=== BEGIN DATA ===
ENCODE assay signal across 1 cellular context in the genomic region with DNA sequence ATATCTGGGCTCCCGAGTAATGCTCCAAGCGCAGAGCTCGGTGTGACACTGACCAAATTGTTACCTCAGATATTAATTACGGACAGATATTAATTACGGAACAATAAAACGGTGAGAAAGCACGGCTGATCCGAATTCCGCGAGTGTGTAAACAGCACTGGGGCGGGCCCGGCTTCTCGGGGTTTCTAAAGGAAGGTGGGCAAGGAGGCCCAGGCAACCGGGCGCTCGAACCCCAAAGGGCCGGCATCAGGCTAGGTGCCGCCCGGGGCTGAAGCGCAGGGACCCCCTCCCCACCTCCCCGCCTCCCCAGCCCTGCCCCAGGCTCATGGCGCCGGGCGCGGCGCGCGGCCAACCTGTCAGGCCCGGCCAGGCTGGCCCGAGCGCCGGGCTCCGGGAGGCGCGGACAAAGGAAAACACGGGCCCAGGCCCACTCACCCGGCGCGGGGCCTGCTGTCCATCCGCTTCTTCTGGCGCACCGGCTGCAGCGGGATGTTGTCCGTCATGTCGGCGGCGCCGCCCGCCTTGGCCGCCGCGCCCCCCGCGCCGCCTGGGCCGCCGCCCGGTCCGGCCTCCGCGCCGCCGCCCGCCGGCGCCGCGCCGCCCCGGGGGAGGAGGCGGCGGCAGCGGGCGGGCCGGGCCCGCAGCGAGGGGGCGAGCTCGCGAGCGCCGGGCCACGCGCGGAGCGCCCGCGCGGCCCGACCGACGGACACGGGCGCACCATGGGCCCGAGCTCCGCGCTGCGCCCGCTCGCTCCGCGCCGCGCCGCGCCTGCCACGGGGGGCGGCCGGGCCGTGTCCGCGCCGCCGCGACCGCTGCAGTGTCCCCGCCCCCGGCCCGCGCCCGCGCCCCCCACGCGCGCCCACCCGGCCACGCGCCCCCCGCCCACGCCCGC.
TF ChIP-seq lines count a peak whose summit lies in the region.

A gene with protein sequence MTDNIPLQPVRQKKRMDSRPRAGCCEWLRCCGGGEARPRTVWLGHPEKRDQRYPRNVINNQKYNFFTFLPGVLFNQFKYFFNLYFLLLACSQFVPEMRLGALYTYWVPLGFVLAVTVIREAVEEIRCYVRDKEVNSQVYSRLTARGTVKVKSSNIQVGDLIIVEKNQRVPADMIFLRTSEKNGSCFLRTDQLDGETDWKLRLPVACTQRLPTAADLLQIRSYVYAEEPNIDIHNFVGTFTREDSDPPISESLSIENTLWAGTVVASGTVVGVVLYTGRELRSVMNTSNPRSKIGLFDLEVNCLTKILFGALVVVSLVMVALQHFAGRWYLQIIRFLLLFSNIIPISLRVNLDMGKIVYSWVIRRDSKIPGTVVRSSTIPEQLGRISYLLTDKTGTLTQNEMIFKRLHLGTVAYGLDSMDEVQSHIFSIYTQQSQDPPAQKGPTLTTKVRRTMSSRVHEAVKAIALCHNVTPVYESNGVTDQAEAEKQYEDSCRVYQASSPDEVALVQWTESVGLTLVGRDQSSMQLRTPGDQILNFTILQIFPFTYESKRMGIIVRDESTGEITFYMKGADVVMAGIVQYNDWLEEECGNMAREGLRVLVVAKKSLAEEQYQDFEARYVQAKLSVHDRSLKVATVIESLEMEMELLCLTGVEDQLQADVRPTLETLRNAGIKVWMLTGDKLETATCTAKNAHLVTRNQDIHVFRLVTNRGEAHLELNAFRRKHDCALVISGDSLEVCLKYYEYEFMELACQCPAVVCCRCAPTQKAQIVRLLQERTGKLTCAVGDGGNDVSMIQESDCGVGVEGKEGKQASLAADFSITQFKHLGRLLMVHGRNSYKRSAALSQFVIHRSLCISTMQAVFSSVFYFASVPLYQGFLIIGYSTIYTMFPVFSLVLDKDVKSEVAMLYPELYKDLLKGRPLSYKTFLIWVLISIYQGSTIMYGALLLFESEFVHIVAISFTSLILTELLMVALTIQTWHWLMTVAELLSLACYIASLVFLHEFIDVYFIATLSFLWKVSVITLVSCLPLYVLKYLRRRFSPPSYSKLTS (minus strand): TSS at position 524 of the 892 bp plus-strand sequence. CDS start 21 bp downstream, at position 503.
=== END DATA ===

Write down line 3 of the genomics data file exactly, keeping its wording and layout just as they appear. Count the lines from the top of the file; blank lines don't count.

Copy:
A gene with protein sequence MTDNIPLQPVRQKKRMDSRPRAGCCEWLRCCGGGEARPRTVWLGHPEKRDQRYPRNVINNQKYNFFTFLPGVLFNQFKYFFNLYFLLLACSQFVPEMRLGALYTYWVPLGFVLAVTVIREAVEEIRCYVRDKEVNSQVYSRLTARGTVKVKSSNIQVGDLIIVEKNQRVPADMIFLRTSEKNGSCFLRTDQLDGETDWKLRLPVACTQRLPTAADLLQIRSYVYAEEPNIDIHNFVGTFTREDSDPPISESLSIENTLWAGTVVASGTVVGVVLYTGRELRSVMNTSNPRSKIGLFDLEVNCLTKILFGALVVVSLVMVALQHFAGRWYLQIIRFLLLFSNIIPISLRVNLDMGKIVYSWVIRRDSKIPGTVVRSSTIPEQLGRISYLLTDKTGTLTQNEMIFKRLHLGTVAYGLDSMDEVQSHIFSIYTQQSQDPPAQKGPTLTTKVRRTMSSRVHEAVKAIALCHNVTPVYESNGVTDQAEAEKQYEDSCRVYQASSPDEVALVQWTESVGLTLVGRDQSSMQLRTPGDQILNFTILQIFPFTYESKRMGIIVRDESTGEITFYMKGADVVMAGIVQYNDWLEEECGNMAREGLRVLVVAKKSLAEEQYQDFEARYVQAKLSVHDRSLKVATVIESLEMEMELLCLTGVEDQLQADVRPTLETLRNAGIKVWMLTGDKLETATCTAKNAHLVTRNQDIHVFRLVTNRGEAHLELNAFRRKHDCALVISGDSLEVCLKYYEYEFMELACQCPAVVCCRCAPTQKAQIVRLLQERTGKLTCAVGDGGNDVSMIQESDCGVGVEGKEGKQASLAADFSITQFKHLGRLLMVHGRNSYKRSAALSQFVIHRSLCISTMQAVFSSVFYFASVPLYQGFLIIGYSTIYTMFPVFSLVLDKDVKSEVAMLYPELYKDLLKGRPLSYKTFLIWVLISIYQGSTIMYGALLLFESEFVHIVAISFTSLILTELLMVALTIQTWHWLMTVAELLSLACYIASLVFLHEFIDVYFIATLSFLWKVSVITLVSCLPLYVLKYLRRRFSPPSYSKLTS (minus strand): TSS at position 524 of the 892 bp plus-strand sequence. CDS start 21 bp downstream, at position 503.